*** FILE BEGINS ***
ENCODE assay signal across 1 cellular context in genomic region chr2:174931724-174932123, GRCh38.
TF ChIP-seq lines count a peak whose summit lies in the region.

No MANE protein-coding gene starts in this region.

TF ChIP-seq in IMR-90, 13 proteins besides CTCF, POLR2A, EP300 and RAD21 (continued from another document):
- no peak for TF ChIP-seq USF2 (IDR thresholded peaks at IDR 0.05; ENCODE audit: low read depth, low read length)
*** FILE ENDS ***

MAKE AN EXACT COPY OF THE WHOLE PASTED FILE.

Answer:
ENCODE assay signal across 1 cellular context in genomic region chr2:174931724-174932123, GRCh38.
TF ChIP-seq lines count a peak whose summit lies in the region.

No MANE protein-coding gene starts in this region.

TF ChIP-seq in IMR-90, 13 proteins besides CTCF, POLR2A, EP300 and RAD21 (continued from another document):
- no peak for TF ChIP-seq USF2 (IDR thresholded peaks at IDR 0.05; ENCODE audit: low read depth, low read length)